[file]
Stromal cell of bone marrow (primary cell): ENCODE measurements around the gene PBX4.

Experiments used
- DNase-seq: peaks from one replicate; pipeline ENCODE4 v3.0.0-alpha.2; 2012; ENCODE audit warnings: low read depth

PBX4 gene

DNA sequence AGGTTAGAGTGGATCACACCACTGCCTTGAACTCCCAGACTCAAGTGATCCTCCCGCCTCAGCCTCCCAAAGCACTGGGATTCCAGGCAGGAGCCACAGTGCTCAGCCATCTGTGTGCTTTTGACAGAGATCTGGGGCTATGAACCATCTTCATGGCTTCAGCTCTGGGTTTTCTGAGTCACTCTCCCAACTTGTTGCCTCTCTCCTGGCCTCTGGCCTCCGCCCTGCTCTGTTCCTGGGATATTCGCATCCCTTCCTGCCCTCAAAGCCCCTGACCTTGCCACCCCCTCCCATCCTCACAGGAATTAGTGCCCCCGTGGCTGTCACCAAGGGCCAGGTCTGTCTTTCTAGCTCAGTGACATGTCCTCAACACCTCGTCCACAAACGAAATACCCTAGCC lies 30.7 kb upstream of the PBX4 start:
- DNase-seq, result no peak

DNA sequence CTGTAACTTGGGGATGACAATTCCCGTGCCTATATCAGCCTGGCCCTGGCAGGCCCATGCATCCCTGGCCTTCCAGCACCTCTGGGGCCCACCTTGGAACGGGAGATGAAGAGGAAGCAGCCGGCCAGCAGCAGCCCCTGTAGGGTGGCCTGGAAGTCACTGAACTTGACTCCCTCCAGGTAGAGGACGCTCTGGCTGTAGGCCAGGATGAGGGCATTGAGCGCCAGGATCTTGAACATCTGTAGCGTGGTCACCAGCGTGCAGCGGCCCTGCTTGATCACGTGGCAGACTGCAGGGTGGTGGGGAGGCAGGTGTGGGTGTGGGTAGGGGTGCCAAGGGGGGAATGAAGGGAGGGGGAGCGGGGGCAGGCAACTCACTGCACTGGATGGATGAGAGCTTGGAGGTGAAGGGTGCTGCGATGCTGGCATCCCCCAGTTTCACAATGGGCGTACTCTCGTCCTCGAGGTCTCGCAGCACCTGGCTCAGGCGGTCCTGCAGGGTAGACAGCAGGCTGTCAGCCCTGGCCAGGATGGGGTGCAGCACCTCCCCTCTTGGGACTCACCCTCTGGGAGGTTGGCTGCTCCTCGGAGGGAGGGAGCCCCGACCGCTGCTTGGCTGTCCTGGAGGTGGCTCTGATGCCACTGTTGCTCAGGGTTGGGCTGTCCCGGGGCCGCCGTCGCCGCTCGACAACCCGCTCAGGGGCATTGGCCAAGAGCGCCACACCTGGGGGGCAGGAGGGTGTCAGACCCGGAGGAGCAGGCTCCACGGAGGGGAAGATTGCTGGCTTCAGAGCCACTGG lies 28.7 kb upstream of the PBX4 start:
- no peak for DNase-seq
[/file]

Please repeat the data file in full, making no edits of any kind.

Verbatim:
Stromal cell of bone marrow (primary cell): ENCODE measurements around the gene PBX4.

Experiments used
- DNase-seq: peaks from one replicate; pipeline ENCODE4 v3.0.0-alpha.2; 2012; ENCODE audit warnings: low read depth

PBX4 gene

DNA sequence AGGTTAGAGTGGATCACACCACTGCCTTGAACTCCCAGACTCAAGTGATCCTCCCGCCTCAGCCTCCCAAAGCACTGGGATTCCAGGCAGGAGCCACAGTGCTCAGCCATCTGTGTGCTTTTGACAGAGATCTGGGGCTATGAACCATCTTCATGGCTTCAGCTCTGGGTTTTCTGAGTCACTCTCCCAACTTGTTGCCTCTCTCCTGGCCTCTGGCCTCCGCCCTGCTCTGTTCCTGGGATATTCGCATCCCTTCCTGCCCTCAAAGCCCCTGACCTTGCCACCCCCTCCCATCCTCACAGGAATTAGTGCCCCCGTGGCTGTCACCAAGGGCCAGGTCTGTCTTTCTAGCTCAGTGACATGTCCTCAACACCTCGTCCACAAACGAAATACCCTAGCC lies 30.7 kb upstream of the PBX4 start:
- DNase-seq, result no peak

DNA sequence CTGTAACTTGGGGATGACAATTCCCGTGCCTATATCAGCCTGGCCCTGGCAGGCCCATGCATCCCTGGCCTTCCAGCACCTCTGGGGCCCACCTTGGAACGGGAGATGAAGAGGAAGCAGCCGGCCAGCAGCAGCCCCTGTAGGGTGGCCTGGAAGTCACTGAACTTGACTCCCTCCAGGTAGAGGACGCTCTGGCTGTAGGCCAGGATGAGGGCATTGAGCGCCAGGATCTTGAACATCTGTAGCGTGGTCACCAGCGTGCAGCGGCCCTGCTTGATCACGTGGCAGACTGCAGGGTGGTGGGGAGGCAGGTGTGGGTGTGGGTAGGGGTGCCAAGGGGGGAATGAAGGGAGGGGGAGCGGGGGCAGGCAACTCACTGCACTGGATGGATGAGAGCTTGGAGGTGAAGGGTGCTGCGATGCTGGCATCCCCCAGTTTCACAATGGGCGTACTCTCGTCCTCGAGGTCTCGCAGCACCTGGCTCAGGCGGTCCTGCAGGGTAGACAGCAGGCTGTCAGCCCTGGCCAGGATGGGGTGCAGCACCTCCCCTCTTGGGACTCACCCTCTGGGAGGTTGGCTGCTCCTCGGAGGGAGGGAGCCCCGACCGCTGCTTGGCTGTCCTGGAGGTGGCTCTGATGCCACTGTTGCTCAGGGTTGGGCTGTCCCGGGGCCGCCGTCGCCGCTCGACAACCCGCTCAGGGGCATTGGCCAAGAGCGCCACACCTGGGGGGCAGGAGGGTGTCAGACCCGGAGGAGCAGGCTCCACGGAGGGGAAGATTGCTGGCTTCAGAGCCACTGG lies 28.7 kb upstream of the PBX4 start:
- no peak for DNase-seq